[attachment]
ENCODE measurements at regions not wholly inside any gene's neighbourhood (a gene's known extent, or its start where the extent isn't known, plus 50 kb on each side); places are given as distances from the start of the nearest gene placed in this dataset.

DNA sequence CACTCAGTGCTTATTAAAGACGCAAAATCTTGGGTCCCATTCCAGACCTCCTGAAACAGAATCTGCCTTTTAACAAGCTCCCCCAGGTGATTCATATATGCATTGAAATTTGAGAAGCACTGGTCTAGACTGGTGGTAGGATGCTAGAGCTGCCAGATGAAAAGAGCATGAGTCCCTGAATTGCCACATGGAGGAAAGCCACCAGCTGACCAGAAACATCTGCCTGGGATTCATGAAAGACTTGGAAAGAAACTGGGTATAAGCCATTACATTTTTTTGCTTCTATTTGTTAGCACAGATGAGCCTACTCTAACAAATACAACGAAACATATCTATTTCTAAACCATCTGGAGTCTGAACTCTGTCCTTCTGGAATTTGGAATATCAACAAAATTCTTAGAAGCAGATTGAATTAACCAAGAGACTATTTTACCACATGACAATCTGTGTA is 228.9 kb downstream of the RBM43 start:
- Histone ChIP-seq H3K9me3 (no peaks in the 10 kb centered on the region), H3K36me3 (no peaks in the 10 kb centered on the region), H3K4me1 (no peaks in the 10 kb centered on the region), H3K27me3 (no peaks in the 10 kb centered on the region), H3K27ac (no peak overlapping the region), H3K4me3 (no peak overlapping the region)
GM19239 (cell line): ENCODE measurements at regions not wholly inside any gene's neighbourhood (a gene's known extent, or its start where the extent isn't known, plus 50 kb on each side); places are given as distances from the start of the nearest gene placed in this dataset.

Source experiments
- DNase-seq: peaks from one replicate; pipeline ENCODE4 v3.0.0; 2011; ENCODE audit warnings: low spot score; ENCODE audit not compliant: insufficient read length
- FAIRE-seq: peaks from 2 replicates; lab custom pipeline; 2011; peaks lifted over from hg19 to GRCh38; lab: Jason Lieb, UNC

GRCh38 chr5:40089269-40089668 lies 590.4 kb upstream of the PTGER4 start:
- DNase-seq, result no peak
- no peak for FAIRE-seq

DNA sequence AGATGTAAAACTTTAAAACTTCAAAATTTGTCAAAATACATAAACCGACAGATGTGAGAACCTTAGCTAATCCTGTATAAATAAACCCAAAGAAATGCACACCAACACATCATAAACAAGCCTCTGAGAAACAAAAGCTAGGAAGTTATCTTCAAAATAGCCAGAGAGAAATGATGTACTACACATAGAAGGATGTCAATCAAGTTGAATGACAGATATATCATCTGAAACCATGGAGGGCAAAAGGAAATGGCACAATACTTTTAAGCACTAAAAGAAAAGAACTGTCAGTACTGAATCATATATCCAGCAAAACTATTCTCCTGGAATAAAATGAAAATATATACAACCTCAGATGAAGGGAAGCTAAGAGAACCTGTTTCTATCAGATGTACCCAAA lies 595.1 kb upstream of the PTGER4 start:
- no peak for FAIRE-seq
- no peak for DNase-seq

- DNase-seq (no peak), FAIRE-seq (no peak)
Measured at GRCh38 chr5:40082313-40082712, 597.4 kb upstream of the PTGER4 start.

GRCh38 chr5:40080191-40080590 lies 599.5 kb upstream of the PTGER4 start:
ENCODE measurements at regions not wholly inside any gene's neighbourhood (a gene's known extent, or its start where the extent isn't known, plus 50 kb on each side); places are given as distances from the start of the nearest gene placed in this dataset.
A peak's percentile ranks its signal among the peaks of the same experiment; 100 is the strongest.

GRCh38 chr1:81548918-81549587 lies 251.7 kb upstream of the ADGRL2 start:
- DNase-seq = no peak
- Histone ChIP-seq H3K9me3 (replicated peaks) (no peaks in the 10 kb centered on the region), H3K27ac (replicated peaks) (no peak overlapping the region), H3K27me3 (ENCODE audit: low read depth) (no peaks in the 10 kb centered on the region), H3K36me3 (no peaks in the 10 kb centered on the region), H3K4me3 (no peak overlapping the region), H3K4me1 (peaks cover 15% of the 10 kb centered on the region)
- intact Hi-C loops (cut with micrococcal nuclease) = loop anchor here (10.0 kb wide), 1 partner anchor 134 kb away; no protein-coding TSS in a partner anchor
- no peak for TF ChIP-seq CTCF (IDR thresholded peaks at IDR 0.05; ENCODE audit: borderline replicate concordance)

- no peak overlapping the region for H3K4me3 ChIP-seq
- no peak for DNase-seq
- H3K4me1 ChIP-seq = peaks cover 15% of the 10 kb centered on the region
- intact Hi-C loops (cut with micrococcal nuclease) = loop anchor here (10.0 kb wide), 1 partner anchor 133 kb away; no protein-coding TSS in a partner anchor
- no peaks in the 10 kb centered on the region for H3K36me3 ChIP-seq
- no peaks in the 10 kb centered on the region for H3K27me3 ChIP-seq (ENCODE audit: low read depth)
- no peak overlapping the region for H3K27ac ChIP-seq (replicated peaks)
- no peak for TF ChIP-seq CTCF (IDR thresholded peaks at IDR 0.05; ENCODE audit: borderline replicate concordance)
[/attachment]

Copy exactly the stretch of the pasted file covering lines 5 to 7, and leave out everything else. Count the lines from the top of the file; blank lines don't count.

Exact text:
Source experiments
- DNase-seq: peaks from one replicate; pipeline ENCODE4 v3.0.0; 2011; ENCODE audit warnings: low spot score; ENCODE audit not compliant: insufficient read length
- FAIRE-seq: peaks from 2 replicates; lab custom pipeline; 2011; peaks lifted over from hg19 to GRCh38; lab: Jason Lieb, UNC